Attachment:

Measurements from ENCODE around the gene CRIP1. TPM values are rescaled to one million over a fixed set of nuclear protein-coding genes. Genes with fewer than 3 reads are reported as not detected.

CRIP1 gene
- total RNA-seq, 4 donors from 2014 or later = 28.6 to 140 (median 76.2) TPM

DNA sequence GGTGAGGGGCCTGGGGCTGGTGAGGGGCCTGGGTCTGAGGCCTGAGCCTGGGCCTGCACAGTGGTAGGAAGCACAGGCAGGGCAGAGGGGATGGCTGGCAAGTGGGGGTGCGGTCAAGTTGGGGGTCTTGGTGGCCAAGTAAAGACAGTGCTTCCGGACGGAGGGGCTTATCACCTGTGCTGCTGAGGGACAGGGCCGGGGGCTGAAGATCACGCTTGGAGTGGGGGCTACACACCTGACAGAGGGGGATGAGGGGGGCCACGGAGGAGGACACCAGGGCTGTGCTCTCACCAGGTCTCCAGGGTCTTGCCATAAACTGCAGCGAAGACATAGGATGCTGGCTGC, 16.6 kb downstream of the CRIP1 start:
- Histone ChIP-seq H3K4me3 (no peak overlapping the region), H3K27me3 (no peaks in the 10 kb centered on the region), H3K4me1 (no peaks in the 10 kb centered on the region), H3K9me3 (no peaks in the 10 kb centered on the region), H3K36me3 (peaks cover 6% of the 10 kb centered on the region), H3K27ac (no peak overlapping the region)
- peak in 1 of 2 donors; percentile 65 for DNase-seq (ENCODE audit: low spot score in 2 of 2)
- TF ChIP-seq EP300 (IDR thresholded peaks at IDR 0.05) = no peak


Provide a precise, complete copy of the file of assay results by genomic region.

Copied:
Measurements from ENCODE around the gene CRIP1. TPM values are rescaled to one million over a fixed set of nuclear protein-coding genes. Genes with fewer than 3 reads are reported as not detected.

CRIP1 gene
- total RNA-seq, 4 donors from 2014 or later = 28.6 to 140 (median 76.2) TPM

DNA sequence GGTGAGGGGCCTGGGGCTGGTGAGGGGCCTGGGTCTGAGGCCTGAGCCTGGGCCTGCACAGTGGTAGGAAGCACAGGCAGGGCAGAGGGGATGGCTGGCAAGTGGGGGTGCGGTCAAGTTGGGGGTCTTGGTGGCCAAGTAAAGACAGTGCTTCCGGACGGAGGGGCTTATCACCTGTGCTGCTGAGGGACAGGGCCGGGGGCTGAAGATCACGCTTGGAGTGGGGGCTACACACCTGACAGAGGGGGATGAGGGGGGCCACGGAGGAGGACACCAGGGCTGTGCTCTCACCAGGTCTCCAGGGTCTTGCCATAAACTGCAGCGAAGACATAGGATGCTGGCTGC, 16.6 kb downstream of the CRIP1 start:
- Histone ChIP-seq H3K4me3 (no peak overlapping the region), H3K27me3 (no peaks in the 10 kb centered on the region), H3K4me1 (no peaks in the 10 kb centered on the region), H3K9me3 (no peaks in the 10 kb centered on the region), H3K36me3 (peaks cover 6% of the 10 kb centered on the region), H3K27ac (no peak overlapping the region)
- peak in 1 of 2 donors; percentile 65 for DNase-seq (ENCODE audit: low spot score in 2 of 2)
- TF ChIP-seq EP300 (IDR thresholded peaks at IDR 0.05) = no peak